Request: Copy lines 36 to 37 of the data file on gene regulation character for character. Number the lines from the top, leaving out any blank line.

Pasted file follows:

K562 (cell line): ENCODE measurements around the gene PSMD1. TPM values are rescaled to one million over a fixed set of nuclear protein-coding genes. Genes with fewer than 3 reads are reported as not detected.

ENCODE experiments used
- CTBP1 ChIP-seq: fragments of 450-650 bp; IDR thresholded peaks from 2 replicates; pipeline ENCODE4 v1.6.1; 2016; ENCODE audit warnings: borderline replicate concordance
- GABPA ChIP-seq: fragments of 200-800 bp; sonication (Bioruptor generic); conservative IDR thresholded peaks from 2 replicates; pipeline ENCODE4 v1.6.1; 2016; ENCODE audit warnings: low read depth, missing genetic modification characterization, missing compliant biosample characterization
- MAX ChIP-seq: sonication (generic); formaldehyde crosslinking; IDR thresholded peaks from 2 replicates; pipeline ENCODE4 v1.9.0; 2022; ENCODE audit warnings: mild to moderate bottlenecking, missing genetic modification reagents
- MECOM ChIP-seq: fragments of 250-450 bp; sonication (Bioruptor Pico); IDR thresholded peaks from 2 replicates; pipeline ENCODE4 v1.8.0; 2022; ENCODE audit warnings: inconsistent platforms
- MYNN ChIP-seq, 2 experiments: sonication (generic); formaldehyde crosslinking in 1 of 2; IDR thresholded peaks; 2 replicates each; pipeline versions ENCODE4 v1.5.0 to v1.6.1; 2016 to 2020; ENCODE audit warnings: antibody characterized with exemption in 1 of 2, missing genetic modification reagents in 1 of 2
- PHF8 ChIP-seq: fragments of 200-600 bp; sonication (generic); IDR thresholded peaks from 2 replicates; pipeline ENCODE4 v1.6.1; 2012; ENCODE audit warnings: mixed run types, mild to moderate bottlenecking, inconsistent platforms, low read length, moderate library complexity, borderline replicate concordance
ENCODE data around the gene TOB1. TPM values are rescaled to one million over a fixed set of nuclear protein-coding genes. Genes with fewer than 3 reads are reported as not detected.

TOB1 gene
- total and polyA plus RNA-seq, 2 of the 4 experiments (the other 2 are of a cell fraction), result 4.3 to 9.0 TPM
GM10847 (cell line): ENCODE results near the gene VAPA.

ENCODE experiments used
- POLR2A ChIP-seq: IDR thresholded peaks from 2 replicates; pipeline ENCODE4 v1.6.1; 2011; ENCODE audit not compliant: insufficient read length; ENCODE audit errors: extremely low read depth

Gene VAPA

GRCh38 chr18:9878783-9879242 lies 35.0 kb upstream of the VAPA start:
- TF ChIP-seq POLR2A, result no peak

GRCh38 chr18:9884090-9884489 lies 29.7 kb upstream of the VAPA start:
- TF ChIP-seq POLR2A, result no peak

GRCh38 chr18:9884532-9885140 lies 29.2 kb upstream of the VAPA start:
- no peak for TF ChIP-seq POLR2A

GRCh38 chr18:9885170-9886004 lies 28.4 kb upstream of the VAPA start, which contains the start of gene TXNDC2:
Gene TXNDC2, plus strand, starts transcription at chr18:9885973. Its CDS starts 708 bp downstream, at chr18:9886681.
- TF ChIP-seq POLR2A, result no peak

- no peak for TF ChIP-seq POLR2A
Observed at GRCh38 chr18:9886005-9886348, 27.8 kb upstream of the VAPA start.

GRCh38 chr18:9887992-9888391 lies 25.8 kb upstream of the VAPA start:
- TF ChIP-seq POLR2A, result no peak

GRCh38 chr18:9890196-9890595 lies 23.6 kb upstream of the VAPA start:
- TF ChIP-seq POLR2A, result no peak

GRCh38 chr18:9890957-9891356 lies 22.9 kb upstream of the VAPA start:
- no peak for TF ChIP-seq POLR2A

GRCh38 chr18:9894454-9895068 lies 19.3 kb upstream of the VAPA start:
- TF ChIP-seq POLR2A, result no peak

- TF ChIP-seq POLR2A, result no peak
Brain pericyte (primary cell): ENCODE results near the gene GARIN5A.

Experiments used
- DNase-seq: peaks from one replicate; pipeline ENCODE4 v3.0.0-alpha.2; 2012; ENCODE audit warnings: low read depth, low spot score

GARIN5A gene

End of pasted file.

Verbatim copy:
Brain pericyte (primary cell): ENCODE results near the gene GARIN5A.

Experiments used